Sticky Hands & Sauce-Smeared Faces
September 2, 2008
Can you believe that I’ve never made barbecue chicken before? I’m fully aware that it’s a summer BBQ staple, ensuring a grill wafting with delicious smells and a table full of people with sticky hands and sauce-smeared grinning faces. Which of course, makes them the perfect centerpiece for my Summer’s-Last-Stand BBQ Menu (components of which I’ll be posting about each day this week).
But barbecue sauce has never been my thing. I think a certain fast-food chain is mainly to blame for that: those little rectangular vessels of the stuff seemed to accompany all my childhood friends’ Happy Meals, a dunking pool for McNuggets and French fries—and a constant source of nose-wrinkling on my part. Growing up, I also eschewed the barbecue-flavored chips, much to my friends’ dismay. The sauce was just too sweet, too cloying, too overpowering for me.
(Click “more” for the rest of the story, more photos & the recipe.)
I always knew, though, that there was a way to do it right. And I also suspected that the way didn’t involve popping open a squeeze-bottle from the grocery aisle. I wanted to make a homemade sauce and I turned to Ina, she who I trust when it comes to finding a failsafe version of a classic recipe.
As it turned out, the sauce was absolutely delicious. But it also turned out that, instead of popping open just one super market-aisle bottle, I popped open no fewer than a dozen jars (see below), emptying most of them in the process. I’ll warn you now: this is a recipe that is certain to (a) empty out your refrigerator door shelves, (b) clean out your pantry, (c) put a significant dent in your wallet, (d) make way more than necessary (you could definitely cut the recipe in half and still have plenty to sauce enough chicken for six to eight people), (e) require a mid-recipe trip to the market because you will inevitably run out of something along the way (thank you, Kevin), and (f) completely, totally blow any other store-bought barbecue sauce out of the water.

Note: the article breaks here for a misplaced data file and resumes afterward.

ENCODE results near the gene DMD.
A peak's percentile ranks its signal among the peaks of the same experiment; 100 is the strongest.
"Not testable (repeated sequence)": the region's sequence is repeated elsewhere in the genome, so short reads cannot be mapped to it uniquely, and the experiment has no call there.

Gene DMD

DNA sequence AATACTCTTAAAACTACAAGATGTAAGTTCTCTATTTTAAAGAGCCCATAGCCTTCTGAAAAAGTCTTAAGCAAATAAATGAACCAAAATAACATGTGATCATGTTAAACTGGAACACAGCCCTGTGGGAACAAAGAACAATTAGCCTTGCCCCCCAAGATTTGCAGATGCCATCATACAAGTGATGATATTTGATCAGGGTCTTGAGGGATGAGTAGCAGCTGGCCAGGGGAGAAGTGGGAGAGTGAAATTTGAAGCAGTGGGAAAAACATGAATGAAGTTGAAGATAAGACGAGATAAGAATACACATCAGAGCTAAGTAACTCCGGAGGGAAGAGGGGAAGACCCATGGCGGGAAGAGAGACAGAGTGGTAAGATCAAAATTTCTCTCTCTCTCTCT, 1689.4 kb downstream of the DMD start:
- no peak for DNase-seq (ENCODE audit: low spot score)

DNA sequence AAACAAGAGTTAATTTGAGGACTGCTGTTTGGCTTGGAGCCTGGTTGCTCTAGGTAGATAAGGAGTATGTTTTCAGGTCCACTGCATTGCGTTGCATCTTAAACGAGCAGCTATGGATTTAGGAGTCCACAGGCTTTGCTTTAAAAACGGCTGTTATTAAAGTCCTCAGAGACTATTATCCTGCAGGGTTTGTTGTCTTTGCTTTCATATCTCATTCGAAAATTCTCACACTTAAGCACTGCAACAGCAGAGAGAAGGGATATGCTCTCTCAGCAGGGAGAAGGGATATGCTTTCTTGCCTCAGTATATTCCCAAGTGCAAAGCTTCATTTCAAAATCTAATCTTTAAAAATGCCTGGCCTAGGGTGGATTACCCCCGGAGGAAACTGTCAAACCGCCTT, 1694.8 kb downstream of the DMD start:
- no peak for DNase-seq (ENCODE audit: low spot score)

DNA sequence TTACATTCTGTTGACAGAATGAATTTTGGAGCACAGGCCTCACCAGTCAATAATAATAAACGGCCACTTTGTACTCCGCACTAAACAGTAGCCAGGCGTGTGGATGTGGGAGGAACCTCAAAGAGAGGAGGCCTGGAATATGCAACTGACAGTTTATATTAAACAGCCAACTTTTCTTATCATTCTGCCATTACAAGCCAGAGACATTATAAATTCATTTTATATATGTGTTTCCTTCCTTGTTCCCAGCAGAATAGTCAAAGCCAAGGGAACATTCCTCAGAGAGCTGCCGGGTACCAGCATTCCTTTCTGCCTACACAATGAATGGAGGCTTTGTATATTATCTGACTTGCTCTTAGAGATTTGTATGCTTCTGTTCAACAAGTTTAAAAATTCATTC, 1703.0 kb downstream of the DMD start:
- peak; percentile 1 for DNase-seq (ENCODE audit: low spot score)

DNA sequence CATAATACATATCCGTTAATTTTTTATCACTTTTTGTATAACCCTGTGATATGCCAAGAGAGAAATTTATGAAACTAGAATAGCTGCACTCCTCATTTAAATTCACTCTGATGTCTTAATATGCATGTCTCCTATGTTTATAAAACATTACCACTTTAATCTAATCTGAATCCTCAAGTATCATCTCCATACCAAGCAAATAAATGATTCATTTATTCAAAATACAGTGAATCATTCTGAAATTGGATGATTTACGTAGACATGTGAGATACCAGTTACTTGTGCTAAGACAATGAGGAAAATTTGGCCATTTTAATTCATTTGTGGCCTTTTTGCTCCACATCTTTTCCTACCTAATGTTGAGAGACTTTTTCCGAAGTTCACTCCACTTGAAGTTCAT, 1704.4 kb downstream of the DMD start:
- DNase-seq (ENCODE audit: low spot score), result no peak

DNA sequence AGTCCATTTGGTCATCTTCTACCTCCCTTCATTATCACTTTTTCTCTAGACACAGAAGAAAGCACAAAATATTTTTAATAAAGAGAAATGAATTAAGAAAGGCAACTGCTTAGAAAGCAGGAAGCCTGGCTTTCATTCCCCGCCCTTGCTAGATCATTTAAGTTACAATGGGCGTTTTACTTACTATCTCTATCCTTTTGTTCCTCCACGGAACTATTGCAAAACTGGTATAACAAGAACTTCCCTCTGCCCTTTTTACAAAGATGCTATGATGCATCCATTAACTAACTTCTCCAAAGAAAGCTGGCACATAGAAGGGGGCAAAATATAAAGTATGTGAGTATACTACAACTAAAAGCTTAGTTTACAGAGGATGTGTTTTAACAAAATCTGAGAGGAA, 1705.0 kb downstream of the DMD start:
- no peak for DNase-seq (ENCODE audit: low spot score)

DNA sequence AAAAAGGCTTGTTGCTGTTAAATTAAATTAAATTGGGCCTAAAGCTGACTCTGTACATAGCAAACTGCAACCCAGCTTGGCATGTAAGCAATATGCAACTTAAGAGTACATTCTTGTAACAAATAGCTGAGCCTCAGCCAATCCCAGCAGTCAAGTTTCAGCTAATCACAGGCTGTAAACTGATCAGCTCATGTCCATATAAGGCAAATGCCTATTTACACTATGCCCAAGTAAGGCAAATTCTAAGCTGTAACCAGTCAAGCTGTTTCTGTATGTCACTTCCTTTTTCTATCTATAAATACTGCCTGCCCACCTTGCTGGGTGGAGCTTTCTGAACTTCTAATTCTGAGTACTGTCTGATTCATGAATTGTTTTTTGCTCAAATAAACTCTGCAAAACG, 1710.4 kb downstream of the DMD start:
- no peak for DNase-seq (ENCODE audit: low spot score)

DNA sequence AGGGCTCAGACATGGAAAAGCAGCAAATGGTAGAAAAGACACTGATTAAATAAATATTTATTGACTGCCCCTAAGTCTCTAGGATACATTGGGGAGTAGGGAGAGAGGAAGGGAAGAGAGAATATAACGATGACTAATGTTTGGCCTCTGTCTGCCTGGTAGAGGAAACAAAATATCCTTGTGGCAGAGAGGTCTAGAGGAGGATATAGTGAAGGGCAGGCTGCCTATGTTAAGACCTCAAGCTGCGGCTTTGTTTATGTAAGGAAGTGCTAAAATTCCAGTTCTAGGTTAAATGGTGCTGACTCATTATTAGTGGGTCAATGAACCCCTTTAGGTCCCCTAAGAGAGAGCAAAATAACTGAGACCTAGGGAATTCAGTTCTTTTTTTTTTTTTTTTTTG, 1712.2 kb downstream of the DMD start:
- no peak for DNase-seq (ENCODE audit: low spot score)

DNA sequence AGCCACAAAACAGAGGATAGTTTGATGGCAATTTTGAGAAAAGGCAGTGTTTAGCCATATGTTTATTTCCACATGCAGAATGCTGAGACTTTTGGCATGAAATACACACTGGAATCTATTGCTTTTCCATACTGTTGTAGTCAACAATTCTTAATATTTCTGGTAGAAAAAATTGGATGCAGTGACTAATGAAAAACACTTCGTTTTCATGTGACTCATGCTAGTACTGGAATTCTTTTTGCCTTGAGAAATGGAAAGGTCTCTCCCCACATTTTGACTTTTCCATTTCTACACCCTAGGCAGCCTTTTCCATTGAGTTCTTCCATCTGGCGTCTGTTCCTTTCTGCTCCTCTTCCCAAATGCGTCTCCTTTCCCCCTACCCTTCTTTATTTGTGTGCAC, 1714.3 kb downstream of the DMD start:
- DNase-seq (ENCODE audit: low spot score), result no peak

It’s the item listed in (f), of course, that will have me making this sauce for summers to come and that has me thanking my lucky stars that I’ve got a significant amount of it stashed in the freezer. I used the sauce on skin-on, bone-in chicken breasts, thighs and drumsticks (using two-thirds of the sauce to marinate it overnight, reserving the other half for brushing the chicken pieces as they grilled), but the variations are endless: ribs, pork chops, firm tofu, salmon, shrimp. And, since we have a gas grill rather than a charcoal one, I baked the marinated chicken in a 350-degree oven for 20 minutes before finishing them off (and swabbing them with additional sauce) on the hot grill for another 20 minutes, where they smoked and sizzled and crisped up.
Summer’s Last Stand: We’re making the most of one of the last weeks of summer by meandering through the Canadian Rockies. As such, comment moderation and email responses will be slow this week. But, while we’re away, daily posts will highlight components of a Summer’s-Last-Stand BBQ Menu. Up tomorrow: grilled corn on the cob and smoked paprika butter.
The Barefoot Contessa Cookbook via Food Network
2 chickens (2 1/2 to 3 pounds each), quartered, with backs removed*
1 recipe Barbecue Sauce, recipe follows**
Marinate the chickens in 2/3 of the barbecue sauce for a few hours or overnight in the refrigerator.
Heat the coals in a charcoal grill. Spread the bottom of the grill with a single layer of hot coals and then add a few more coals 5 minutes before cooking, which will keep the fire going longer. Place the chicken quarters on the grill, skin side down, and cook for about 45 minutes,*** turning once or twice to cook evenly on both sides. Brush with the marinade as needed. The chicken quarters are done when you insert a knife between a leg and thigh and the juices run clear. Discard any unused marinade.
Serve with extra barbecue sauce on the side.
1 1/2 cups chopped yellow onion (1 large onion)
1 tablespoon minced garlic (3 cloves)
1/2 cup vegetable oil
1 cup tomato paste (10 ounces)
1 cup cider vinegar
1 cup honey
1/2 cup Worcestershire sauce
1 cup Dijon mustard
1/2 cup soy sauce
1 cup hoisin sauce
2 tablespoons chili powder
1 tablespoon ground cumin
1/2 tablespoon crushed red pepper flakes
In a large saucepan on low heat, saute the onions and garlic with the vegetable oil for 10 to 15 minutes, until the onions are translucent but not browned. Add the tomato paste, vinegar, honey, Worcestershire sauce, mustard, soy sauce, hoisin sauce, chili powder, cumin, and red pepper flakes. Simmer uncovered on low heat for 30 minutes. Use immediately or store in the refrigerator.
* I used skin-on, bone-in chicken breasts, thighs and drumsticks.
** You can easily halve the sauce recipe and have enough to sauce the 5-6 pounds of chicken, brush the chicken while it grills and serve additional sauce on the side. If you make the entire batch, be prepared to freeze some leftovers (which is not a bad thing).
*** We have a gas grill, so I baked the chicken in a 350-degree oven for 20 minutes and finished them off on the grill for about 20 minutes, brushing often with some of the reserved sauce.